Two little pearls suddenly emerge from the water of the lake… Two sparkling green stains whose colours melt with those of the water that surrounds them … Two little treasures that in springtime flourish and become a true remote paradise, where everything seems distant and make you want to escape and enjoy the surrounding nature.
15 minutes far from the port of Ascona (Italian speaking part of Switzerland), the Brissago Islands are home to the largest botanical garden in the Canton of Tessin. This wonderful botanical park lies in the larger of the two islands, called "Isola di San Pancrazio", opened to visitors in 1950. Here you can mainly find plants used to subtropical climate zones of northern and southern hemispheres. About 1,700 species of plants and flowers are cultivated there: coming from all major Mediterranean climate areas (Mediterranean basin, Chile, South Africa, Australia and California) and from the humid subtropical climate areas (like Asia, North and South America and Oceania). Whilst the smaller island, called "Isola di Sant'Apollinare" is covered with its natural vegetation.
The vast amount of exotic plants, which you would never expect to find in these latitudes, is due to the fact that the region where the Brissago Islands are located enjoys a mild climate during the year, with just a few days of frost. The water of the lake in fact accumulates heat during the hot summer days and the Swiss Alps, which protect this territory, ensure that this heat is also available during wintertime. This atmospheric phenomenon makes Brissago Islands enjoy subtropical climate throughout the year!
The intuition to design a botanical garden on an island came to Baroness Antoinette de Saint Léger and her husband Richard Fleming, with whom she shared the passion for botany. They bought the two Brissago Islands in 1885 and transformed the largest one in an exotic garden. The couple's home was instead built on the small island.
Baroness de Saint Leger was a very self-confident woman and also very proud of his botanical garden, so much so that she did not want the fishermen go too close to the Island. She even wrote a diary on cultivated species: "The vegetation of the Island of St. Leger in Lago Maggiore", which was published in London in 1913.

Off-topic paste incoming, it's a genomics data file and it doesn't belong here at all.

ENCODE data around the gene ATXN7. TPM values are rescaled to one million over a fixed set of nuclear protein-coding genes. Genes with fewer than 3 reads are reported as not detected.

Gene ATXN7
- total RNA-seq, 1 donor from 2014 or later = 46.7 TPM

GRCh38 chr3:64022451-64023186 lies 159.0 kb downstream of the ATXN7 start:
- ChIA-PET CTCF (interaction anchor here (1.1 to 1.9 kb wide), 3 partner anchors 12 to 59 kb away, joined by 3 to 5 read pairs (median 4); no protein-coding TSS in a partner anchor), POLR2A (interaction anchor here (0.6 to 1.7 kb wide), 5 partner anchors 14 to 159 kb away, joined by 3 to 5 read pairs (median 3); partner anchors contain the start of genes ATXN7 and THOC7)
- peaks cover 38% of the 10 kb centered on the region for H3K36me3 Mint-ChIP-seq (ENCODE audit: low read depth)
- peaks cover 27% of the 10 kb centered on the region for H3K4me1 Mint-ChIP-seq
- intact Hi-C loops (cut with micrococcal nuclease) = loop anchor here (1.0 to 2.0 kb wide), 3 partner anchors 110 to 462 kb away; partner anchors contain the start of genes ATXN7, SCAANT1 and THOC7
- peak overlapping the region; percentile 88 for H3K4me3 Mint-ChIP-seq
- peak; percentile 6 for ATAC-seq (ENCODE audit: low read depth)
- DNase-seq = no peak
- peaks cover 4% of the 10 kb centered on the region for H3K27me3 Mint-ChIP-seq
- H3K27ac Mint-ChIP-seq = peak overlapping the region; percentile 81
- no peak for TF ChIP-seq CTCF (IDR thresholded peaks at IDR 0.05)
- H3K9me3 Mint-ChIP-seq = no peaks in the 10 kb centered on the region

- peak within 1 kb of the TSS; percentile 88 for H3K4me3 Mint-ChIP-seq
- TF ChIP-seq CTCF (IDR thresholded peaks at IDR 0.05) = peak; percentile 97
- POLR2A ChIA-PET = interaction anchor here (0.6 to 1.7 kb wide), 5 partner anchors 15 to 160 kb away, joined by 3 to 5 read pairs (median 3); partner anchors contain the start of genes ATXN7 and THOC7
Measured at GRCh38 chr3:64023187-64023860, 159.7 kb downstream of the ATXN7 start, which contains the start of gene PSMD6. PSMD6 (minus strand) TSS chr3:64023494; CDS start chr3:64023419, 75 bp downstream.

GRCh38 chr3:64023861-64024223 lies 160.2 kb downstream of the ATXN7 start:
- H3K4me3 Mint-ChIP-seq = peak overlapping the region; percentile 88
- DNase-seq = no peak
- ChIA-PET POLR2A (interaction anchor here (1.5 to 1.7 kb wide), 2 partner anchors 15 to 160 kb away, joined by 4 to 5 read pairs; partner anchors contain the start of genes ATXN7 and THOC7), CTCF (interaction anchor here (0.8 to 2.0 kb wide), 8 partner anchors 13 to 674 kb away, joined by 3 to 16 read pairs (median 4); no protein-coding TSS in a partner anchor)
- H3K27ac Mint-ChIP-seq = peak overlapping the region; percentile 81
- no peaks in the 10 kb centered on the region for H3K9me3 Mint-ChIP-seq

Great lover of arts and culture and open to new ideas, her house soon became a destination for painters, sculptors, musicians and writers. Abandoned by her husband, she could dedicate herself to her passion more than ever. But this passion led her to do some bad financial investments and the Baroness lost everything. She fell into poverty and in 1927 she was forced to sell the Islands to a wealthy German businessman, Mr James Max Emden.
The German entrepreneur made some changes to the islands: he built a bigger house, a splendid Roman bath, "the orangery" and the dock. Since he cared botany pretty much, not only the botanic garden remained there but it was even expanded.
James Max Emden enjoyed good life (his motto was "even to live is an art") and he often used to organize parties in the palace.
He had two main merits that deserve recognition: having made improvements to the islands and having delivered to us the little treasure we can still enjoy today.
Not only the residence and grounds were enlarged but for rebuilding the house Max James Emden made only use of the finest materials (such as Carrara marble, for example, and finely carved Florentine floor) and hired skilled architects who cared to built the residence in harmony with the botanical look.
Since 1950 the Brissago Islands are open to public who can enjoy the view of countless amounts of exotic plants coming from all over. And if you want this to be an unforgettable experience, in the small island there is the “Hotel Isole di Brissago” with direct access to the beach and its delicious Mediterranean restaurant.
I always like to come come back here, relax and take a walk through the garden. Everytime there is something unexpected that catches my attention!